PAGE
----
Like any smart agency, my consultancy has based our financial models around retainers. These clients are committed in both time and money for the duration of the engagement. They're our bread and butter, and hell would have to freeze over before we moved away from them.
But it's not all romantic strolls on the beach and ironclad contracts. This "retainer or bust" mindset isn't going to serve anybody for the long haul. You need more to get more out of these engagements, and so do your clients. If your clients aren't learning and outgrowing your services, you're failing them.
When you help your client flourish and succeed - and then potentially move on - the relationship you've formed in the process will easily replace the eventual loss of revenue as they refer peers to your organization knowing they will receive the same valuable empowerment.
Here are three ways to help your clients succeed and become top referral assets:
Make client growth the main goal.
When you're working with a customer, time should be spent producing value (a la guidance and deliverables) but it should also be spent teaching. In our business, a client will often come to us when they want help implementing, using and maximizing marketing or sales technology.
As we help them dial in their processes, we're also helping them learn the ropes. We're empowering their people -- not just teaching them how to create a campaigns. We give them guidance and opportunities to practice and grow and fail -- and then grow even more.
Eventually, it's possible that we empower ourselves right out of a job. And that's okay.
We don't want to face the fact that someday they may not need us. Yet, if we're doing our jobs, we should absolutely and intentionally help them outgrow our services.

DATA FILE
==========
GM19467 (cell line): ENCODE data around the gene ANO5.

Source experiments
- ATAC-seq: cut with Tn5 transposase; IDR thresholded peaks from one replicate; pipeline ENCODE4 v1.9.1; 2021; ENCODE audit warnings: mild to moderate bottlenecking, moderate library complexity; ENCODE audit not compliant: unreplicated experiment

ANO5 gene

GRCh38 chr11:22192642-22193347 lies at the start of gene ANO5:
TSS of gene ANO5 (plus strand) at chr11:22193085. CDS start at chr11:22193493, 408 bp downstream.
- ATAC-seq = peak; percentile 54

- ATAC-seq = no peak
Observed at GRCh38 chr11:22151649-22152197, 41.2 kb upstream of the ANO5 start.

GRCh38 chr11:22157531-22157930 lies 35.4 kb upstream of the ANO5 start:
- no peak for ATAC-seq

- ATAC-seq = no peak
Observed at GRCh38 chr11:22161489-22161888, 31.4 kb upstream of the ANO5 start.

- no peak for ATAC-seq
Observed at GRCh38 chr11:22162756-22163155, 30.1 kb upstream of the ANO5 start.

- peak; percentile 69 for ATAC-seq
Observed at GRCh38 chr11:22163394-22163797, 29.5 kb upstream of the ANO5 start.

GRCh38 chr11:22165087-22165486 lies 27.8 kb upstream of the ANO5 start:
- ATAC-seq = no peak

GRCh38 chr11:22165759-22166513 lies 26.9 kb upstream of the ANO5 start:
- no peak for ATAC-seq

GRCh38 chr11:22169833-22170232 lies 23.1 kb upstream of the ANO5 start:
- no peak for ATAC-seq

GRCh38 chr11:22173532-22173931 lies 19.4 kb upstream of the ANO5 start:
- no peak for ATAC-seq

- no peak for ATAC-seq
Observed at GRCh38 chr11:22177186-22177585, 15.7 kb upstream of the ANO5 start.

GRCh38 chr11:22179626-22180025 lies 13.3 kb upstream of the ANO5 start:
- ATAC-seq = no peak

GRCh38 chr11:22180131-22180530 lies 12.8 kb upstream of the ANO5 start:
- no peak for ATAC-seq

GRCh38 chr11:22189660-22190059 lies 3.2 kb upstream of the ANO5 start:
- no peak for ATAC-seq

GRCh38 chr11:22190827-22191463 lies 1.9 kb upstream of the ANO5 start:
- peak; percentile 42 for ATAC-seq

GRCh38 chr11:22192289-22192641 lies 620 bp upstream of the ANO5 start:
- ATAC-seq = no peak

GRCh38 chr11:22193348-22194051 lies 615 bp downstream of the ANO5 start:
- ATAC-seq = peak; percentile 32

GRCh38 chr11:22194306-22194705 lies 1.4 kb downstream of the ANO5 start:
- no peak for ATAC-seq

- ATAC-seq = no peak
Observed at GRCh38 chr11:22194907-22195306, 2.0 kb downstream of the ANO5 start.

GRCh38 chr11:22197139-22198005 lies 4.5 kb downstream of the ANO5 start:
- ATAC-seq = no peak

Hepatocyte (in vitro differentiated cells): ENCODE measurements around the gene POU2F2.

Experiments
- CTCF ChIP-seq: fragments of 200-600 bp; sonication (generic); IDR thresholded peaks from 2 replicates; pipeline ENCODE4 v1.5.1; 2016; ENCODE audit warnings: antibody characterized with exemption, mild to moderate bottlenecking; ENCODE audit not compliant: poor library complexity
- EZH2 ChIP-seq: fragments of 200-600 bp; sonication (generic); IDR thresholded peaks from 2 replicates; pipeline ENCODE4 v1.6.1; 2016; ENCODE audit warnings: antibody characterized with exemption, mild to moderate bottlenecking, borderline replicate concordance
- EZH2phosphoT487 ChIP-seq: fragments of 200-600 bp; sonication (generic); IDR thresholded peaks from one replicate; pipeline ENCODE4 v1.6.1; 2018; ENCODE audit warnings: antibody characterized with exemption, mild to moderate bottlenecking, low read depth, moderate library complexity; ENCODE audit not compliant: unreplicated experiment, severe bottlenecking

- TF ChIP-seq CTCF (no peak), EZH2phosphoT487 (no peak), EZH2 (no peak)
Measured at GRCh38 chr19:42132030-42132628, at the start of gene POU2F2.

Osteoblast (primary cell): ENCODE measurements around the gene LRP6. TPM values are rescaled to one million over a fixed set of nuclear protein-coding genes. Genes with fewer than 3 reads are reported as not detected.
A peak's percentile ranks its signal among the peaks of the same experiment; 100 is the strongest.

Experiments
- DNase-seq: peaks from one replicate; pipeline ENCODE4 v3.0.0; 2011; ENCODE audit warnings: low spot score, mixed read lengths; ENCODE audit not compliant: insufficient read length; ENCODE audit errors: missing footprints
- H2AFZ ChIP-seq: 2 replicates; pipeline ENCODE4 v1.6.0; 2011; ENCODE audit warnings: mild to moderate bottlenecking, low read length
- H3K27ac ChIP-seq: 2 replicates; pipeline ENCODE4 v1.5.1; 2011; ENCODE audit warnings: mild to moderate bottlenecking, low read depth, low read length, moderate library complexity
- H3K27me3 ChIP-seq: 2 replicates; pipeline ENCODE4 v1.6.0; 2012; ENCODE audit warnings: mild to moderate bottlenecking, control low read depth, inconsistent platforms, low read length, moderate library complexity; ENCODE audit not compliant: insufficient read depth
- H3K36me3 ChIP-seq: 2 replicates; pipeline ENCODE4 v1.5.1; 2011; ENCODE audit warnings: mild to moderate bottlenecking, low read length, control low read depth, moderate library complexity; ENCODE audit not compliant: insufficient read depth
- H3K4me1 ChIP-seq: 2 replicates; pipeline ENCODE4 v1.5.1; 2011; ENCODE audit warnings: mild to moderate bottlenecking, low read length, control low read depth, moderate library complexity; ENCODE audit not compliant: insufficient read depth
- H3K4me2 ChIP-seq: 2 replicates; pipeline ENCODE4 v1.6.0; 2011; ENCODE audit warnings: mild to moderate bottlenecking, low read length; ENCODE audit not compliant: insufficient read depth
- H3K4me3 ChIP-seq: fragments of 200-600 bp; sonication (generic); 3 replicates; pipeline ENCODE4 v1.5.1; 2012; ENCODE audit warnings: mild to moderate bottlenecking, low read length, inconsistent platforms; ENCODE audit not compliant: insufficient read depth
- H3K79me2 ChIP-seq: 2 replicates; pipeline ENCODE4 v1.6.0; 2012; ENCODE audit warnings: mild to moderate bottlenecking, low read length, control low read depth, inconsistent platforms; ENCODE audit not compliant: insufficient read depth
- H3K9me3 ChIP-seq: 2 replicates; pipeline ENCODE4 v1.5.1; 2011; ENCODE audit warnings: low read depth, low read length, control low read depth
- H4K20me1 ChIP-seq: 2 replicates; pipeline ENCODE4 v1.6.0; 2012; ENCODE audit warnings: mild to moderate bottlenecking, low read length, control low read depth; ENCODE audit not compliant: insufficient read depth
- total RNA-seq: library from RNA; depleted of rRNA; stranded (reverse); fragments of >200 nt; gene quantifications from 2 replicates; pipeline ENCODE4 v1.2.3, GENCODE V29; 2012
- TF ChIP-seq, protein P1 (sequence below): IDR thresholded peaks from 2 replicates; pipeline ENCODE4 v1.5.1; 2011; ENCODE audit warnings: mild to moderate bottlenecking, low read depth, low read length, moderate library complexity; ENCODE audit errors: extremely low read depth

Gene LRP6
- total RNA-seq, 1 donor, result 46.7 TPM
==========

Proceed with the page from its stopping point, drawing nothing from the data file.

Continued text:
You might be thinking of all the revenue you'll be abandoning if you prepare your clients for life on their own beyond your services. But that's not true. You're actually creating a hope of engaging them in a secondary fashion later, in the way that they truly need you, while also adding them as part of the most badass referral network you can imagine.
After all, if you've gotten them to a point where they can handle it all on their own, they've seen some solid success--and they'll be enthusiastic about telling their friends. This will benefit you, revenue-wise, far more than keeping a client as your knowledge hostage just to milk a retainer longer than necessary.
Benchmark to get clues into their longevity.
A piece of this equation has to do with being in the know about your clients' status as you're working with them. If you run -- or are part of -- a client-facing team, you should be aware of how capable or how behind a client is in each area of your engagement. One of the best ways to stay on top of this is by benchmarking.
If you measure where they are when they come to you, and systematically update indicators of their progress, you won't be shocked when they say they don't want to engage with your company any longer. Instead, you'll be nodding your head and saying,
"Yeah, I wouldn't expect anything different." On the flip side, if a client is consistently stagnant with their progress, you'll readily have this insight and be able to better support them toward success. You can't afford not to benchmark.
Be their lifeline, again and again.
Just because you're focused on growing your client until they're thriving doesn't mean they hit the road after that. In fact, switching from a retainer model to a maturity model means that you have the chance to now re-engage a customer in a new way.
The price point will be lower, of course, but is meant to give them a support-based engagement they can lean on when the going gets tough. And it's all but guaranteed to get tough; there's no way your client can ever be as much of an expert in your field as you are. So there will be a time (or many times) when they need you, and you want to be right there waiting to help them out.
Transitioning to this role happens when your customer becomes a real brand advocate for you, mentioning your business' name to the people in their rolodex who might be in need of your services.
When you shape your customer lifecycle and nurture the relationship with the long haul in mind, rather than dropping them once they don't need the full scope of services, you're rightly seen and turned to again and again as a true champion of their success.